"I’m only going to be an interim leader"
What Steven asked Adrian Gulvin, Medway Council's new Leader of the Opposition
For the latest in our new weekly Sunday interview feature, we return to our series of local political figures. Steven sat down with Adrian Gulvin, the newly elected leader of the opposition Conservative Group and councillor for Lordswood and Walderslade. Steven met with Adrian at Gun Wharf, but the Labour group had not yet cleared out the opposition office, so they went to the canteen where they discussed the challenging role of being in charge of Medway’s resources, compassionate conservatism and the future of the Conservative group.
Where were you born?
In Chatham, All-Saints Hospital, which is no longer there. So I'm Chatham born and bred.
What jobs did your parents do growing up?
My father worked for BP out at the Isle of Grain. He used to make oil, process oil, which he did up to the day he died. My mum was a shorthand typist, a job which probably no longer exists. She worked at Marconi Avionics at the airport.
How did you find school and university?
School, I was probably not the brightest person, a late developer. I didn’t go to university because in my generation very few did from working-class backgrounds. I was very fortunate I got a very good technical apprenticeship to be a marine engineer in the merchant navy. We used to call it a cadetship rather than an apprenticeship. So, I had a very, very good technical education, and then went to sea as well as part of that as well. Spent a year going to South America, Australia, New Zealand, North America, which was an amazing thing to do at the age of 18.
How long were you at sea in total?
All my working life, from 16 until I had to take medical severance, as my knees were shot from the vibrations, at the age of 58. So, from 16 to 58 I was in the merchant navy and a fair chunk of that was spent at sea. The last 30-odd years of my career, I was working on cross-channel ferries. An interesting fact, I crossed the English Channel well over 25,000 times.
What is your official occupation?
Retired! Have been for quite a considerable time. I have the addition of now being Leader of the Opposition for a while, and I'm really looking forward to that new challenge. I’ve already managed to get a great team of people around me. I think we've got a really good team to work together and I am pretty certain we can win this authority back in four years’ time from the disaster it will be in that time.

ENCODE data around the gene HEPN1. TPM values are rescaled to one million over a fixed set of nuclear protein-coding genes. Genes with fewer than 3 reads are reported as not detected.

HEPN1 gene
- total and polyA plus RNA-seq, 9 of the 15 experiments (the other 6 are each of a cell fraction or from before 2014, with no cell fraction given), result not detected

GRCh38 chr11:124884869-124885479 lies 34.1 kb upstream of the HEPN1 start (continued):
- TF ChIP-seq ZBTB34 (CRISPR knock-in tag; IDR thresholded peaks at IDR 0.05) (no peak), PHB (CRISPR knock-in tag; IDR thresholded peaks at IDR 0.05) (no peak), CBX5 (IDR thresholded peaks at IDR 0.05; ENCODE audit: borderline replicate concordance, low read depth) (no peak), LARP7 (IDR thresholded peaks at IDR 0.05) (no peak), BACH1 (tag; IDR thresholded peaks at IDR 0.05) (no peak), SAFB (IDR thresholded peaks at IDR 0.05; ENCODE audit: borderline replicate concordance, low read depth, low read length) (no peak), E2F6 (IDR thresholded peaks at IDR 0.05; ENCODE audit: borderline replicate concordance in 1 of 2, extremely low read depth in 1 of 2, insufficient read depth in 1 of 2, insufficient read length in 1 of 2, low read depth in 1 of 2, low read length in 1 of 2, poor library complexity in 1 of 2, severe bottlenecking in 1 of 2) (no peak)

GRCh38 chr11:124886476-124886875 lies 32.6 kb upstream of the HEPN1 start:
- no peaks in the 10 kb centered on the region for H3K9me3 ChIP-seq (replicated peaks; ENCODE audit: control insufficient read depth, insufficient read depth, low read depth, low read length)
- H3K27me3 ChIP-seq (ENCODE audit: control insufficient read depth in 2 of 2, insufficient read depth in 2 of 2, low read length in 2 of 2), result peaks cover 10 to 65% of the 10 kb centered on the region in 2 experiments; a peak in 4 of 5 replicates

What additional roles, paid or unpaid do you do?
I’m a longstanding trustee of Chatham Charities, since I was 26, and I'm now 69, so do the sums. I'm very active in my local church. I was a churchwarden for many, many years. I did have to stand down a couple of years ago because trying to do everything was difficult for me. The other thing I’m now getting into is the great-grandchild. Pat and I have been blessed with three great-grandchildren over the last couple of years and we're really looking forward to getting to know these young people.
What is your involvement with the Medway Development Company?
I was in it right from the beginning. Its genesis was when we were looking at how we could provide social housing. So we looked at various sites in Medway, mainly in Gillingham, Twydall. It became apparent that whilst the council wanted to make money out of selling the land, we weren’t getting very good deals. All the profits are made by building. The biggest chunk comes from land value when it gets its planning permission. We thought we should get that resource back in. It became apparent there were lots of sites in Medway desperately needing redevelopment, Chatham Waterfront, Mountbatten House, but the private sector couldn’t do it because there wasn’t the profit to be made in it.
We looked to see what had to see what other councils had done. We looked at various sites. First we have a list of 12 sites, we took them to cabinet, most of those proved to be too small, but it became clear that Chatham needed a shot in the arm. Like many other town centres, it was dying on its feet. The reason is that people have gone over to internet and out-of-town shopping. That’s the way of the world. You aren’t going to get them back to where they were 20 or 30 years ago. It’s just not going to happen, but you can get them back to where it was 120 or 130 years ago. When it was full of local shops and businesses, and people got there walking, or a short bus or a tram ride. What we’ve done is we have doughnutted town centres. Nobody lives there, and we need to reverse that. We need to get people back living in town centres again, so you've got footfall in the high streets, and you've got people living, wanting evening entertainment. That is how we revitalise. By getting people living there on brownfield sites, that relieves the pressure on greenfield sites. Building on brownfield sites is not very profitable. This business model of MDC is not to make a profit, it is about regeneration and because of that, we’ve seen people interested in investing. We’ve acted as the catalyst. That regeneration is so important.
Will you continue to be involved with MDC under a Labour administration?